Where to Find the Best Whitewater Rafting This Year
The 2014 whitewater rafting forecast is here…
Have you been hearing the word “drought?” Forget about it. We’ve analyzed the annual snowpack reports and checked in with our regional managers so we could report back on where to find the best whitewater rafting conditions this year. With above-average snowpack across the inter-mountain West, we’re looking at six incredible early-season big water trips and reliable flows all summer long in Idaho, Colorado and Utah.
Here are our official picks for the best whitewater this year, including the top spots for adventure-seekers looking for exciting early-season high water:
Colorado River through Cataract Canyon, Utah
Steve Kenney, O.A.R.S. Utah Regional Manager, says that April weather will be the final factor in determining the high-water peak for Cataract Canyon rafting, but the flow will be higher than the previous two years due to a snowpack that is currently at 131 percent of normal in the Upper Colorado River headwaters.
“If it keeps snowing into late April it could turn into 2011 which hit 84,000 cfs,” said Kenney. “Above 50,000 cubic feet per second this is no longer a scenic vacation trip…it’s an expedition with all of the wonderful thrills of the wildness of nature.”
A higher water year should also mean fun, reliable rafting for families and first-timers from mid-June well into October.
Salmon River, Idaho
In Idaho, with current snowpack in the Salmon River drainage at 119 percent, high flow for the Middle Fork Salmon is predicted at 6.5 feet, and 69,000 cfs for the Main Salmon River,” according to Curt Chang, O.A.R.S. Idaho Regional Manager.
Peak water at the end of May and into June is also expected to provide the opportunity to run the Middle Fork Salmon by dory, which is only doable during periods of higher water. Families and more laid-back vacationers can count on the free-flowing Salmon offering fun flows into September.
Snake River through Hells Canyon, Idaho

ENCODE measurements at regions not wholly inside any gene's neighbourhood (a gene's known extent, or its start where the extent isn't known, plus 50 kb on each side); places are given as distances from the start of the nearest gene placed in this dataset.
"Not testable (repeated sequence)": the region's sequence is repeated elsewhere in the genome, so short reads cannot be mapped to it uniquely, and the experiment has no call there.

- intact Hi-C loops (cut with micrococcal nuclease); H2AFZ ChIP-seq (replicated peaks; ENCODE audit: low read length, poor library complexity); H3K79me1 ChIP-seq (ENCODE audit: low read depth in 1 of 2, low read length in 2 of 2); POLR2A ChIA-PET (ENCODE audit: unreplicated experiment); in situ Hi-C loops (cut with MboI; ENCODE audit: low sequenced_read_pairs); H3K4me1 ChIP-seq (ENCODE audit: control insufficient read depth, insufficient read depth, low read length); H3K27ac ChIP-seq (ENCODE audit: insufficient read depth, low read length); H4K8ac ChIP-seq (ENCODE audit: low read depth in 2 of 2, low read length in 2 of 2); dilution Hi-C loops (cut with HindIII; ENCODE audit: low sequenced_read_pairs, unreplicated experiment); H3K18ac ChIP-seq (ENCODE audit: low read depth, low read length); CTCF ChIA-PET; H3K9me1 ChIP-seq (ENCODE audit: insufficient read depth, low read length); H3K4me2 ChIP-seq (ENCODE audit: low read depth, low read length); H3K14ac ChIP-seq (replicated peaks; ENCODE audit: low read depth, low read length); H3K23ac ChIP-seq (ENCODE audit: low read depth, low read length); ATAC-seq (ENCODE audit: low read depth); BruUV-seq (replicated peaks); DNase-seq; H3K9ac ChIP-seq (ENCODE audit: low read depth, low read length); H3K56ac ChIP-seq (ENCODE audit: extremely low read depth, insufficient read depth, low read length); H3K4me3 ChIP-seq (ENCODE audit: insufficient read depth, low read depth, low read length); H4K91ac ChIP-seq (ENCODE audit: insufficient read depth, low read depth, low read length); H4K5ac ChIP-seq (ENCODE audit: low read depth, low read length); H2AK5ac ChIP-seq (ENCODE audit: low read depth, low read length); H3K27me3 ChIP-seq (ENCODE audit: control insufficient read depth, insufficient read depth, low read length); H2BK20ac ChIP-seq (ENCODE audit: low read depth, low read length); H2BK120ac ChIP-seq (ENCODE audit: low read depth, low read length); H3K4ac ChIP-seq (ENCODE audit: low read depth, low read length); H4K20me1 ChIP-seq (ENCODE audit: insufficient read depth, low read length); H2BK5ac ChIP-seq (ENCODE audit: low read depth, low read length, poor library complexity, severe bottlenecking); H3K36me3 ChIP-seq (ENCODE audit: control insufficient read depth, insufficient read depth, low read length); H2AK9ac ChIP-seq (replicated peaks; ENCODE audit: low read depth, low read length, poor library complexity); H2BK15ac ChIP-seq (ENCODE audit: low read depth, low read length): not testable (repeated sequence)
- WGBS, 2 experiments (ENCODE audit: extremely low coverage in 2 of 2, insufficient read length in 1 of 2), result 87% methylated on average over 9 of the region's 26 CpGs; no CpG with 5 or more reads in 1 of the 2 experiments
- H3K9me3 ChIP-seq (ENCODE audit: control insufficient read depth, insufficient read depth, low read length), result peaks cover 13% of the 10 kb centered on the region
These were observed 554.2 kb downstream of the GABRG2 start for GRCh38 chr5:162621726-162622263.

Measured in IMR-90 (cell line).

While the Snake River through Hells Canyon is dam controlled, river runners can still expect to see 40,000 cfs due to a snowpack that is at 123 percent of average. Plus, it’s the deepest river gorge in North America, and who doesn’t want to notch Hells Canyon rafting off of the bucket list?
Yampa River Rafting, Utah
“Looking at the numbers, we’re at the same point we were for 2011 which was a high water year and we saw over 20,000 cfs on the Yampa,” according to O.A.R.S. Dinosaur Regional Manager, Bruce Lavoie. “Rafting high water on the Yampa is high intensity, adventurous and a completely different experience.”
In northern Colorado, the Yampa River basin is at 125 percent of average while the Green River basin is 144 percent of normal.
Green River through the Gates of Lodore, Utah
“High water in the Gates of Lodore is very exciting,” continued Lavoie. “Lodore is narrow and a smaller river corridor so the features are very big at that water level.”
Don’t rule this trip out if you’re not excited about big water. Come mid-June, Green River rafting is the ideal trip for first-timers.
When Should You Go?
Folks who are active, physically fit and looking for a “big ride” should target these rivers late-May to mid-June, while families with younger children and first-timers will enjoy fun and steady flows from late June through September or even October in Cataract Canyon.
“At high water we’re looking for people who are adventurous, and in good shape,” said Lavoie. “The water is cold and if they take a swim they need to be ready for it mentally and physically.”